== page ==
Cut to several years later. A cooking contest offers as prize an ancient knife used by a chef to hack off his own hand during the Japanese occupation of Korea as a protest against the overlords. The grandsons of the chefs seen in the prologue are competing. There is a good chef (handsome, honest, owns a cow he loves like his own little sister) and a bad chef (puffy face, greasy hair, cheater, no cow.) There is also The Girl, who plays even less part in the story than The Girl usually does. Also, she does not actually participate in a romance. She's just there.

It was all fun and games until a stage of the contest required perfect charcoal. It turns out that perfect charcoal is only made by one man... on Death Row! Evil Chef visits and stupidly mocks Death Row Dude. Death Row Dude tries to bite his nose off, but unfortunately fails. Then we see the sepia flashback of tragedy and woe! Once he was a small starving child, abandoned by his destitute mother who was forced to turn to prostitution and being the kept woman of an abusive man. He learned to burn charcoal, which slowly blinded him so he had to wear Coke-bottle glasses. (I flashed back to the pony going blind from coal dust in the YA Agony Awards.) When he tried to stop his mother from being beaten, she turned on him, and then he stabbed her abuser with a charcoaled branch. And then was executed. But he tells the charcoal secret to Team Good Chef before he dies.

For the next contest, they need perfect beef. The hitherto Good Chef kills the cow he loves like a sister! The cow cried! The Girl did not argue against this! There is a random scene of some other guy fisting some other cow. We all boggled.

There is also assisted suicide and Alzheimer's. A guy dresses up in his old Army uniform, bends over, and begs his old Army buddy to beat him. The old Army buddy does. If this was a better, or just better-known movie, a thousand slash fics would have been born.
rachelmanija: (Default)
( Sep. 15th, 2008 07:30 am)
An entertaining, though perhaps not actually good, Korean film about a cooking competition.

In the prologue, two cooks compose exquisite blowfish sashimi platters for a panel of judges. "They're poisoned!" chorused [livejournal.com profile] cofax7 and [livejournal.com profile] laurashapiro.

[livejournal.com profile] rilina, [livejournal.com profile] oyceter, and I, more used to the conventions of Asian media, said, "Eh? Why would they--"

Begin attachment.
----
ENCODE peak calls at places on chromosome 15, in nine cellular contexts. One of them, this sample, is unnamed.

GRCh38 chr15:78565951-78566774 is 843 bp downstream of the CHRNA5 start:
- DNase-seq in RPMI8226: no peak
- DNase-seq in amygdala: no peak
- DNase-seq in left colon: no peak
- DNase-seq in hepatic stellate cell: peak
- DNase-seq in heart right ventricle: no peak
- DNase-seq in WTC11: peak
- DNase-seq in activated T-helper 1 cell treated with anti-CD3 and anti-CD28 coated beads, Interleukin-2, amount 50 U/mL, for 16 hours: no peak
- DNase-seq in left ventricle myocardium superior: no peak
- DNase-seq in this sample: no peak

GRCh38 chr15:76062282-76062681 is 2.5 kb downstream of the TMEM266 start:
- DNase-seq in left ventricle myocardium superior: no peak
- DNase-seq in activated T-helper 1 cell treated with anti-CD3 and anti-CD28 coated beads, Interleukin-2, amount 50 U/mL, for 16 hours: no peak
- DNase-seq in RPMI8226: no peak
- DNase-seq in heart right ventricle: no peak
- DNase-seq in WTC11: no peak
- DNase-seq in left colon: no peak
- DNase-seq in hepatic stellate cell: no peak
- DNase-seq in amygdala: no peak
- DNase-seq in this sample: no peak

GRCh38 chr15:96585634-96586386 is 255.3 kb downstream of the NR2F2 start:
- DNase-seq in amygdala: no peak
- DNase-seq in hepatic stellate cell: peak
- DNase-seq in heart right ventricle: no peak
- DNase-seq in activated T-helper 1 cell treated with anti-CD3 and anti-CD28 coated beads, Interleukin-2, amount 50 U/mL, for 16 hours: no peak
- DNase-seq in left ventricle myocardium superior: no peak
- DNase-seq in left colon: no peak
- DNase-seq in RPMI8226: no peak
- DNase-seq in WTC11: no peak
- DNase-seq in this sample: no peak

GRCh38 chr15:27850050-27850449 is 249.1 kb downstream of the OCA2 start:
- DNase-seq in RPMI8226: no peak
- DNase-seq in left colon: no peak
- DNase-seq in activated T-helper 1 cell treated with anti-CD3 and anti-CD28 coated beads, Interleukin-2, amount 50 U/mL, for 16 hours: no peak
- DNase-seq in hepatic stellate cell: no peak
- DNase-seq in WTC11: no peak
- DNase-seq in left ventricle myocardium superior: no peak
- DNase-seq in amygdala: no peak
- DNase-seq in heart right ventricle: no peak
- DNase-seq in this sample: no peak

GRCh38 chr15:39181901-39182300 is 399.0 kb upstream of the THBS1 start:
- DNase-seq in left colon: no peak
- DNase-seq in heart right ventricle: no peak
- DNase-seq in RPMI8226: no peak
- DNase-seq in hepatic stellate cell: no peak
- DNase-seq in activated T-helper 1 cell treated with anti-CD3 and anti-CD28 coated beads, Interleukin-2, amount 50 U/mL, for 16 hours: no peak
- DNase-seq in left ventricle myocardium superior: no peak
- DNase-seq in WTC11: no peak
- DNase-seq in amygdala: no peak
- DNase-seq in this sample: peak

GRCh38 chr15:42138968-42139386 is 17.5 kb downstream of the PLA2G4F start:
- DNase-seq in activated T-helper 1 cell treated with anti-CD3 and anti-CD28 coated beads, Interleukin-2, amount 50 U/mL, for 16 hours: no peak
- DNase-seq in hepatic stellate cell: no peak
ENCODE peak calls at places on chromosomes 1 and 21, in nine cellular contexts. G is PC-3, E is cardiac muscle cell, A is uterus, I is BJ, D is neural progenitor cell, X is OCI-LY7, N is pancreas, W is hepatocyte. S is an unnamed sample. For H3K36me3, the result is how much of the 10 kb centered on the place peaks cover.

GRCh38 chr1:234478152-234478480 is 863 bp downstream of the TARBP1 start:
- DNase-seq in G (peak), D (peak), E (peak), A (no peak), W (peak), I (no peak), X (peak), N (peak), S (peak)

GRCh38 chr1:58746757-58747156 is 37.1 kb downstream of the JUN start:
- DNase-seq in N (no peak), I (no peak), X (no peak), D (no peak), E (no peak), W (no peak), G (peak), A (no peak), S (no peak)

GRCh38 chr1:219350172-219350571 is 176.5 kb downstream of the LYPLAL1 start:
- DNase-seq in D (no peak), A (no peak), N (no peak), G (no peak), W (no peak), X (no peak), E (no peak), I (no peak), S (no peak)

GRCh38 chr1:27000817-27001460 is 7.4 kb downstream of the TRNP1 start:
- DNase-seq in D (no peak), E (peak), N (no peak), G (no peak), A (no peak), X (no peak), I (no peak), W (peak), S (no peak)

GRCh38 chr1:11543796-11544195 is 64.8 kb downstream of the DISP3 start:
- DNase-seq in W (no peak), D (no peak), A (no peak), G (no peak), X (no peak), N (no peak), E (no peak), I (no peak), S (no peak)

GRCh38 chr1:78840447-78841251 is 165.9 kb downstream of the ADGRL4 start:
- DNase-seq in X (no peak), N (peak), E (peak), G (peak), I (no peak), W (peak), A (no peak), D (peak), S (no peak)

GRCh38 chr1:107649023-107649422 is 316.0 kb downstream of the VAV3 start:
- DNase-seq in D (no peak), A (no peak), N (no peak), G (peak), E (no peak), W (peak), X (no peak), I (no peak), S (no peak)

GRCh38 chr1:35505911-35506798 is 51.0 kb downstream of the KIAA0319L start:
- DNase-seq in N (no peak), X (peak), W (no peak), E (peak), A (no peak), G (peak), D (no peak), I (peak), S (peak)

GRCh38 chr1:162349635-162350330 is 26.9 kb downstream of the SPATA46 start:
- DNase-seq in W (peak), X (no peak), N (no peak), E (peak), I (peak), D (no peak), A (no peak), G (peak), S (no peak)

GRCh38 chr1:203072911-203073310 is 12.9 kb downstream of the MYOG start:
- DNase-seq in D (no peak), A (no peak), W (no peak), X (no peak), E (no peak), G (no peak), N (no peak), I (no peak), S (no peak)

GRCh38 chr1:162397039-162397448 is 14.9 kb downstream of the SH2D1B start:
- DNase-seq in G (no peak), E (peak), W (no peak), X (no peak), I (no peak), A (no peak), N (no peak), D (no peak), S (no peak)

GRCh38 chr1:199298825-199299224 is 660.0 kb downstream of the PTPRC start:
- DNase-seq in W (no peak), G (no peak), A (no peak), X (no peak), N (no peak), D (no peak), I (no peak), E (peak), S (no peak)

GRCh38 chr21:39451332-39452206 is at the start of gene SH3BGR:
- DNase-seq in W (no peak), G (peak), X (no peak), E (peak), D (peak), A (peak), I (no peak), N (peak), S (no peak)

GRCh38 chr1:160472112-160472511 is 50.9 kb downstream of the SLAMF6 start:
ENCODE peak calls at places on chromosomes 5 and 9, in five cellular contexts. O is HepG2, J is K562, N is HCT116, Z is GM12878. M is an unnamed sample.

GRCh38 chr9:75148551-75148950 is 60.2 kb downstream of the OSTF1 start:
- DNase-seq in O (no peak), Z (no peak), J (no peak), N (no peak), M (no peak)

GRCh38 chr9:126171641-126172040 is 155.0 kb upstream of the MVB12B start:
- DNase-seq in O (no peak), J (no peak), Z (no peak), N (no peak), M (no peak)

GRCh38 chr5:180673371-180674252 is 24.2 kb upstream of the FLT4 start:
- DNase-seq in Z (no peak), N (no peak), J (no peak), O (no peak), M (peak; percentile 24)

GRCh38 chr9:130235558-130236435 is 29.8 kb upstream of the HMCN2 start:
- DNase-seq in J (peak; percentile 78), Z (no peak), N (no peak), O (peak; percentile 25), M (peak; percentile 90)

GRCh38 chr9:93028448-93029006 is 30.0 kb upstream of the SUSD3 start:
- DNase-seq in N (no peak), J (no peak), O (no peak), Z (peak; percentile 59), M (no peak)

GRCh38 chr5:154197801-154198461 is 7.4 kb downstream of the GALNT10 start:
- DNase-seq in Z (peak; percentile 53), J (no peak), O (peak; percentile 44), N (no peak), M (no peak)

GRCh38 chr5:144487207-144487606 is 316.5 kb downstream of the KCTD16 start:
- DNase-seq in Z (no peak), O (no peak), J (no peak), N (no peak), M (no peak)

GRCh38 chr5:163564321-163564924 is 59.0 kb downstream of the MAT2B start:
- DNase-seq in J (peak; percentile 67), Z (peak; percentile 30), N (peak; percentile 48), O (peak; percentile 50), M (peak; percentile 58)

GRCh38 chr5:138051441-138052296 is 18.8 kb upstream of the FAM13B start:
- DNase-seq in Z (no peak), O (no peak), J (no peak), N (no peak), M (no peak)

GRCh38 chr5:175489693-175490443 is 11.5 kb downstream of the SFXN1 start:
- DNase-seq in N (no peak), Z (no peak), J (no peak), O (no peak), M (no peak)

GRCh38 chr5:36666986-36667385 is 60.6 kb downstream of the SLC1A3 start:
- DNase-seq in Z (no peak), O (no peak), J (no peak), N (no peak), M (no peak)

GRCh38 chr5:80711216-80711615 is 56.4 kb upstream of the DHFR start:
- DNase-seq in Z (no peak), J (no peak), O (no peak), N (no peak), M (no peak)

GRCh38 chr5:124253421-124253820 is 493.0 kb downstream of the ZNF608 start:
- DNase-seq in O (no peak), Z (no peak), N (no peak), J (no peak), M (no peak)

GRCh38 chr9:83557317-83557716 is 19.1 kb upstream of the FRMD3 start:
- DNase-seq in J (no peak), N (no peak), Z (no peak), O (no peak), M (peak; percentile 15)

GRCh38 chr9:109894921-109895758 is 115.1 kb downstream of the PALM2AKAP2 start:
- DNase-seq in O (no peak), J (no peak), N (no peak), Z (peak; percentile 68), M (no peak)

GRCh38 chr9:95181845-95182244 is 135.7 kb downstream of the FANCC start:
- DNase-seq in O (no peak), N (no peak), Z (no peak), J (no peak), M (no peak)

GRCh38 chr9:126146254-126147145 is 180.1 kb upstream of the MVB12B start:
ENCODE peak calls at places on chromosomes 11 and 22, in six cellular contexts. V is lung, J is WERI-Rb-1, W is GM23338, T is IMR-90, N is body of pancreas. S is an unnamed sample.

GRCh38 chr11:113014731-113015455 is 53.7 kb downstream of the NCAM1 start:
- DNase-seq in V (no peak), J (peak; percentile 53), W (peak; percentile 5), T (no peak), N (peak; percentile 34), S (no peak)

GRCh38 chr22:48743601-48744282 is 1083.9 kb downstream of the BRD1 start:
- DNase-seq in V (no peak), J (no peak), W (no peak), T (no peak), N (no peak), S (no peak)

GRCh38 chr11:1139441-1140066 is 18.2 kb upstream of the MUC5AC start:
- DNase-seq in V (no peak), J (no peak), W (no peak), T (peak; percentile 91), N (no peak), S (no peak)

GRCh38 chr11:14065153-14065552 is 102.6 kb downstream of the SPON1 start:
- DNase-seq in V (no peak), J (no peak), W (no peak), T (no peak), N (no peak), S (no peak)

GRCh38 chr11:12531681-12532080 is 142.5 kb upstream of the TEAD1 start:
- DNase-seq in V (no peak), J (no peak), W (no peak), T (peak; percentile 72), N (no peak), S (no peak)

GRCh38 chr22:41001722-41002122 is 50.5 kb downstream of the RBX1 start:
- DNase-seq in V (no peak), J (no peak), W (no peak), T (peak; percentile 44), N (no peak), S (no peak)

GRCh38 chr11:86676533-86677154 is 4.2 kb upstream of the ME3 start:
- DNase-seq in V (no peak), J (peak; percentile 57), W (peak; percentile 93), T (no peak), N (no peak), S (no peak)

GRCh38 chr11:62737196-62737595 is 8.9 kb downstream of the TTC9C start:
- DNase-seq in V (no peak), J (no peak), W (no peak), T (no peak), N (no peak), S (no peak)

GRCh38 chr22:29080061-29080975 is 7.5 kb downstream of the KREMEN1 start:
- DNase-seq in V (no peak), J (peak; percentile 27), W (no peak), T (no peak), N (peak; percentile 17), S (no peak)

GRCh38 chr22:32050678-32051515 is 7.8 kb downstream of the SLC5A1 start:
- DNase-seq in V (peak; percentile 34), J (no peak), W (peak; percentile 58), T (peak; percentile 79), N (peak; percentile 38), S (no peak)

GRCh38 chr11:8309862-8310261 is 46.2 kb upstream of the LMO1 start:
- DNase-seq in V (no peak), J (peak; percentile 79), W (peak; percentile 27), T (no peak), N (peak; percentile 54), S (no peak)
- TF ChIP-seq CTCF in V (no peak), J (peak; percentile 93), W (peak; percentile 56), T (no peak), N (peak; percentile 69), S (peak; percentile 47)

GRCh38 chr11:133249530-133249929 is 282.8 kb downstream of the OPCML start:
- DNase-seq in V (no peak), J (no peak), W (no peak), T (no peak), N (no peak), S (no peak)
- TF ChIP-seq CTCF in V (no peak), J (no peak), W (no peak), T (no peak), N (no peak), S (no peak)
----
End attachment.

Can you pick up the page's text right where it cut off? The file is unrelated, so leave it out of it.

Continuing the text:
The panel of judges proceed to vomit and keel over. Poisoned!

Cut to several years later. A cooking contest offers as prize an ancient knife used by a chef to hack off his own hand during the Japanese occupation of Korea as a protest against the overlords. The grandsons of the chefs seen in the prologue are competing. There is a good chef (handsome, honest, owns a cow he loves like his own little sister) and a bad chef (puffy face, greasy hair, cheater, no cow.) There is also The Girl, who plays even less part in the story than The Girl usually does. Also, she does not actually participate in a romance. She's just there.

It was all fun and games until a stage of the contest required perfect charcoal. It turns out that perfect charcoal is only made by one man... on Death Row! Evil Chef visits and stupidly mocks Death Row Dude. Death Row Dude tries to bite his nose off, but unfortunately fails. Then we see the sepia flashback of tragedy and woe! Once he was a small starving child, abandoned by his destitute mother who was forced to turn to prostitution and being the kept woman of an abusive man. He learned to burn charcoal, which slowly blinded him so he had to wear Coke-bottle glasses. (I flashed back to the pony going blind from coal dust in the YA Agony Awards.) When he tried to stop his mother from being beaten, she turned on him, and then he stabbed her abuser with a charcoaled branch. And then was executed. But he tells the charcoal secret to Team Good Chef before he dies.

For the next contest, they need perfect beef. The hitherto Good Chef kills the cow he loves like a sister! The cow cried! The Girl did not argue against this! There is a random scene of some other guy fisting some other cow. We all boggled.

There is also assisted suicide and Alzheimer's. A guy dresses up in his old Army uniform, bends over, and begs his old Army buddy to beat him. The old Army buddy does. If this was a better, or just better-known movie, a thousand slash fics would have been born.
rachelmanija: (Default)
( Feb. 25th, 2008 10:10 am)
I had an unusually sociable weekend.

On Friday, I went over to [livejournal.com profile] branna's place and cooked lamb chops with a spice rub. They were delicious, perhaps due to both of us checking them carefully for the right degree of doneness, me by poking them to test the texture and then cutting them to test appearance, and [livejournal.com profile] branna sticking in a meat thermometer. Unfortunately, I ruined the asparagus by forgetting about them for, judging by the disgusting texture, about twenty minutes.

On Saturday, [livejournal.com profile] yhlee and I and her friend A went to Koreatown. We arrived early, and bought two bags of Corvette-flavored cupcakes. Then we proceeded to this fantastic teeny restaurant in a strip mall and had fried fish, salad over purple rice topped with chunks of raw fish, flying fish roe, and spicy sauce, and (my favorite) a soup listed on the menu as "delicious soup" which consisted of richly flavored broth with chunks of melt-in-your-mouth potato and just-chewy-enough flat, hand-torn rice noodles. I know it sounds boring, but seriously, it was not "delicious," but delicious.